Germany begins its DVB-T2 roll-out on May 31, 2016.
Germany has brought forward the commercial launch of the second generation DVB-T2 digital terrestrial technology with a bouquet carrying six public and commercial TV channels in urban areas starting broadcasts on May 31st 2016. This has been confirmed by participating TV broadcasters with the media regulators along with transmitter network and platform operator Media Broadcast as part of the transition towards full DVB-T2 deployment across the country by mid-2019.
The country has accelerated deployment after finding that HEVC will ensure capacity to deliver a full bouquet of HD services within the additional 50% or more bit rate enabled by DVB-T2 as compared with the first generation DVB-T standard. This could leave France as the last major European country to deploy DVB-T2 fully around 2020, although various trials have been conducted over the last few years. Both countries lag well behind most other European markets. The UK was first with DVB-T2 deployed by the country’s Freeview platform in March 2010, followed after a few months by DTT operators in Italy, Sweden and Finland, with a number of others also migrating over the next few years. Germany, although technologically advanced, has lagged behind in TV deployment for historical and cultural reasons, being late to get into pay TV as well.
For these earlier DVB-T2 deployments the H.264 codec was used, replacing the previous generation MPEG-2 deployed for first generation DVB-T. But now H.264’s successor HEVC is being incorporated, which Germany and France have been waiting for in the belief that otherwise DVB-T2 does not provide a sufficient capacity hike to make migration worthwhile.
Now German broadcasters have been encouraged by various findings relating to the capacity of DVB-T2 with HEVC, notably a recently published report from the EBU (European Broadcasting Union), entitled TV Programme Accommodation in a DVB-T2 multiplex for (U)HDTV with HEVC video coding. This report has found that a DVB T2 multiplex in conjunction with HEVC video coding is capable of providing a satisfactory number of HD programmes for most deployment scenarios. It can support 4-11 HD programmes for fixed roof-top reception and 3-7 HD programmes for reception on portable devices, which may include tablets or smart phones if they have DVB T2 capability.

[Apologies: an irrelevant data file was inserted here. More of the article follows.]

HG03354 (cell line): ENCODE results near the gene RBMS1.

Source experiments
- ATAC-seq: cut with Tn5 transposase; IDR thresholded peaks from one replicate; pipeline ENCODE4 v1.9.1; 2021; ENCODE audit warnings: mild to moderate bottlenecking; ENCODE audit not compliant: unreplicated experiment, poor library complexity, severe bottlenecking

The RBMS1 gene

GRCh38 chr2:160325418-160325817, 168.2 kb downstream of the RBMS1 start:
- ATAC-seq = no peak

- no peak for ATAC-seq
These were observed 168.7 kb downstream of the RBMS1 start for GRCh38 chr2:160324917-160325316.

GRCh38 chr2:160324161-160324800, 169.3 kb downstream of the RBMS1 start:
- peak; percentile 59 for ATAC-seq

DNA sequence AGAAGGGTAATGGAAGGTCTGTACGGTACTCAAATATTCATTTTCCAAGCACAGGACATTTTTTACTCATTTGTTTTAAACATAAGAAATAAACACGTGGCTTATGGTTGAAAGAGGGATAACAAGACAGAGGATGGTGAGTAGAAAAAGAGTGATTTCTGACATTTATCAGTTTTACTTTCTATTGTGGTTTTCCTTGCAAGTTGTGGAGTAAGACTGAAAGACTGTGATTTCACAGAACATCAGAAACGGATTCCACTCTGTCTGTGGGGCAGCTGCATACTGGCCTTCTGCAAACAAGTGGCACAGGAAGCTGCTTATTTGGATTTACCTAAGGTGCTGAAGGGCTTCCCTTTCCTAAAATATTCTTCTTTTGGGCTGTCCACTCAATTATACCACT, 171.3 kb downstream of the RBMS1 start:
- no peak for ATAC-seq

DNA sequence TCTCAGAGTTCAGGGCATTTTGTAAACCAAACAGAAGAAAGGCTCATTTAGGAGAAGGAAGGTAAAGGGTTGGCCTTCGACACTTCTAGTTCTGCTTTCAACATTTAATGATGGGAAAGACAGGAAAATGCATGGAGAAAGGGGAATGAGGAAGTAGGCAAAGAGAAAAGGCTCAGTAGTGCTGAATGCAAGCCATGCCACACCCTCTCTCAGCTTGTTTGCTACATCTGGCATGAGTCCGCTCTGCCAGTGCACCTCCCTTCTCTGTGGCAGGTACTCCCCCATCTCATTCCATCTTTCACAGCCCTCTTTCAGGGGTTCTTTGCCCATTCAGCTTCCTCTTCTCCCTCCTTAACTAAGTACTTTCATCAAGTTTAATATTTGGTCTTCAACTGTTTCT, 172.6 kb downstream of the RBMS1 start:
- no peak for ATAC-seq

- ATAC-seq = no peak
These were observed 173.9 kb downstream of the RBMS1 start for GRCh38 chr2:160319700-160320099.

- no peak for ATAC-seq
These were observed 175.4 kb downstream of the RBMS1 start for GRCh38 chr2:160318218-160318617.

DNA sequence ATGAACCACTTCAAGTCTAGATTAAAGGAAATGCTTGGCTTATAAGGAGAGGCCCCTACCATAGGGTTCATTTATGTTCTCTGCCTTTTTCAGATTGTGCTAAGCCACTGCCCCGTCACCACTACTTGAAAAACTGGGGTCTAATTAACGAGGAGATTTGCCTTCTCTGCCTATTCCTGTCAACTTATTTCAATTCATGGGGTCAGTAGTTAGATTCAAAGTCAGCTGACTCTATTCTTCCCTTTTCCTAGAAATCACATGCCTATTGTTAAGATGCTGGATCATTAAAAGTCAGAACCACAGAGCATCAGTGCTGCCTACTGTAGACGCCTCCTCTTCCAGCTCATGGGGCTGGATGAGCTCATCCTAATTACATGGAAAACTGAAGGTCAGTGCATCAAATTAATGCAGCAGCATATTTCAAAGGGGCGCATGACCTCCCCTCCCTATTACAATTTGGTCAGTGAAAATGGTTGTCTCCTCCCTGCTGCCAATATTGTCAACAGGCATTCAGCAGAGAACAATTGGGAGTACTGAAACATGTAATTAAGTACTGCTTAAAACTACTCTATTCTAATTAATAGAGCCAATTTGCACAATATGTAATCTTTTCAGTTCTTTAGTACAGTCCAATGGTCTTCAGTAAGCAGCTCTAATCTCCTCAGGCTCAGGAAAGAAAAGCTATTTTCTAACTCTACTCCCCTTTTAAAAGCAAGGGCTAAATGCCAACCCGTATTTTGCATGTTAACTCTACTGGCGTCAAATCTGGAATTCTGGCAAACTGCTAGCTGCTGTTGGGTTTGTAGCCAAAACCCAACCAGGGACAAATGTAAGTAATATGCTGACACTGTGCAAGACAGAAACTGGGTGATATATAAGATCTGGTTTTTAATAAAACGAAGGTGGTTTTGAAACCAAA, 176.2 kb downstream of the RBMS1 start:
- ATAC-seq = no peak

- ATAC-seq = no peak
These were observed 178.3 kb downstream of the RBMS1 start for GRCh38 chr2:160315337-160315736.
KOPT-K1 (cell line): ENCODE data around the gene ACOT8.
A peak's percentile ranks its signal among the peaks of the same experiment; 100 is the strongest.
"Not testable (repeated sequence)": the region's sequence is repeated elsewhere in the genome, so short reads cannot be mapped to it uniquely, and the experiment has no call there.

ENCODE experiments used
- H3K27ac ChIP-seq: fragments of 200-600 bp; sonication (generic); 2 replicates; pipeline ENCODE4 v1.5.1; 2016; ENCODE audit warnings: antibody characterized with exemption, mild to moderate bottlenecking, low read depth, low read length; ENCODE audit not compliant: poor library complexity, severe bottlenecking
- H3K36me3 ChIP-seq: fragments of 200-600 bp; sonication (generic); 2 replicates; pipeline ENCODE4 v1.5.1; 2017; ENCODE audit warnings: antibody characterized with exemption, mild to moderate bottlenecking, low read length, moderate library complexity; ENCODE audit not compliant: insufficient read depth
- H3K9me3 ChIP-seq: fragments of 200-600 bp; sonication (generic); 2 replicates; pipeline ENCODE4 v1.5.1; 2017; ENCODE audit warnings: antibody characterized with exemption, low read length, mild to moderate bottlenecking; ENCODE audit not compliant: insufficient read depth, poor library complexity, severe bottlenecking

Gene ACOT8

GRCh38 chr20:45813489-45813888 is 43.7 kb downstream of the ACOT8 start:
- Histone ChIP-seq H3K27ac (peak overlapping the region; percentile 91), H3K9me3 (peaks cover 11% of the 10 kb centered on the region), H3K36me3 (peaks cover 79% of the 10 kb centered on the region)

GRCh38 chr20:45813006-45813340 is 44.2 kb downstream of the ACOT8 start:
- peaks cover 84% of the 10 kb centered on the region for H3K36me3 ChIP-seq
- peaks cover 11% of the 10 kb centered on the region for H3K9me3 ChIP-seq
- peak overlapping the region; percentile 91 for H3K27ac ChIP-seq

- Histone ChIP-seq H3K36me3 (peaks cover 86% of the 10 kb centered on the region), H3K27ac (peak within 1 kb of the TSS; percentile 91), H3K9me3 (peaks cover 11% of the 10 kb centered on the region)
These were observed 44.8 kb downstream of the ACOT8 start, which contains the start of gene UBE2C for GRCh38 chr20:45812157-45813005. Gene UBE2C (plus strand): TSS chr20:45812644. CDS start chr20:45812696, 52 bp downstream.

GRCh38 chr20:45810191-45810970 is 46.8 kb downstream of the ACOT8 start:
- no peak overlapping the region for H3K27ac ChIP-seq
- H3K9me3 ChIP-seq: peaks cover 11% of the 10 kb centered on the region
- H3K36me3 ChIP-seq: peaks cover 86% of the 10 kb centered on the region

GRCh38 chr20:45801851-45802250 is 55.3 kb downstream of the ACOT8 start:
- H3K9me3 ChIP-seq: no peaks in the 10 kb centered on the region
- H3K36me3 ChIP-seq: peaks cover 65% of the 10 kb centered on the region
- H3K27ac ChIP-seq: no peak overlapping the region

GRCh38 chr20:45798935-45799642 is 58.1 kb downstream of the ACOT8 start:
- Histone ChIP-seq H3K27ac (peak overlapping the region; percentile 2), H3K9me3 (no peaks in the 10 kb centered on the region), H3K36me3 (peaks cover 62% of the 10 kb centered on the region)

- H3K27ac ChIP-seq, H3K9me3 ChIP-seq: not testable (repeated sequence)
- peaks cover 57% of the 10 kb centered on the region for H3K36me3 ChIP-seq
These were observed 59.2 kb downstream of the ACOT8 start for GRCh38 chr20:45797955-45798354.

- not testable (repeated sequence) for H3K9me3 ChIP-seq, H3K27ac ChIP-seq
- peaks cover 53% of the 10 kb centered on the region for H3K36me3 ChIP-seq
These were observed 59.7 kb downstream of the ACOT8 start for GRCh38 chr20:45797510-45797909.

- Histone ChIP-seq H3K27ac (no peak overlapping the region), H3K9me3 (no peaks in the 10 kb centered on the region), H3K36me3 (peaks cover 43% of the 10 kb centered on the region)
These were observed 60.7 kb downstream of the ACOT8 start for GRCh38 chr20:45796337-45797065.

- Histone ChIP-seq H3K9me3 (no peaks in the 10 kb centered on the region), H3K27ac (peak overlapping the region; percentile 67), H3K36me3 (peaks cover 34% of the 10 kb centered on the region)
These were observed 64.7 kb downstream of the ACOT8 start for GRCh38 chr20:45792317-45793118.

EBU report finds that a DVB T2 multiplex with HEVC video coding can carry enough HD programmes for most services but perhaps not for Ultra HD.
However the report found that the situation for UHDTV needed further study because delivery standards are still being developed. Currently there is a UHD Phase 1 broadcast profile, for which fixed reception will support a multiplex capacity of just 2-4 UHD programmes even given optimistic assumptions over how well the system can be configured, or perhaps only 1 programme per multiplex given a more pessimistic view. For portable reception and even with optimistic assumptions, only 1-3 programmes per multiplex could be accommodated.
DVB UHD-1 Phase 1 will deliver a 2160p image at up to 60 FPS. A higher specification UHD 1 Phase 2 is being developed with two profiles, adding other features, notably High Dynamic Range (HDR) and High Frame Rate (HFR) at up to 120 FPS. As these standards are still being formulated, the EBU report was unable to predict how many programmes could be accommodated in a DVB T2 multiple, but it would clearly be even less than with UHD Phase 1.
For this reason there are rumblings of discontent over HEVC’s capabilities among some broadcasters and pay TV operators. All which is increasing interest in new codecs that claim greater advances in encoding efficiency. Most prominent among these is Perseus launched in April 2015 by V-Nova based in London, UK, with claims of being able to outperform HEVC by a factor of four.
While this claim has yet to be verified independently by a test laboratory or operator, there has been confirmation that Perseus does deliver on its promise for video contribution from the field where the bit rates are higher. It has been deployed in this capacity by DTH operator Sky Italia.
What is clear is that the HEVC developers are under pressure to deliver even greater efficiency than the current technology offers. The increasing demand for 4K content will only increase that pressure.
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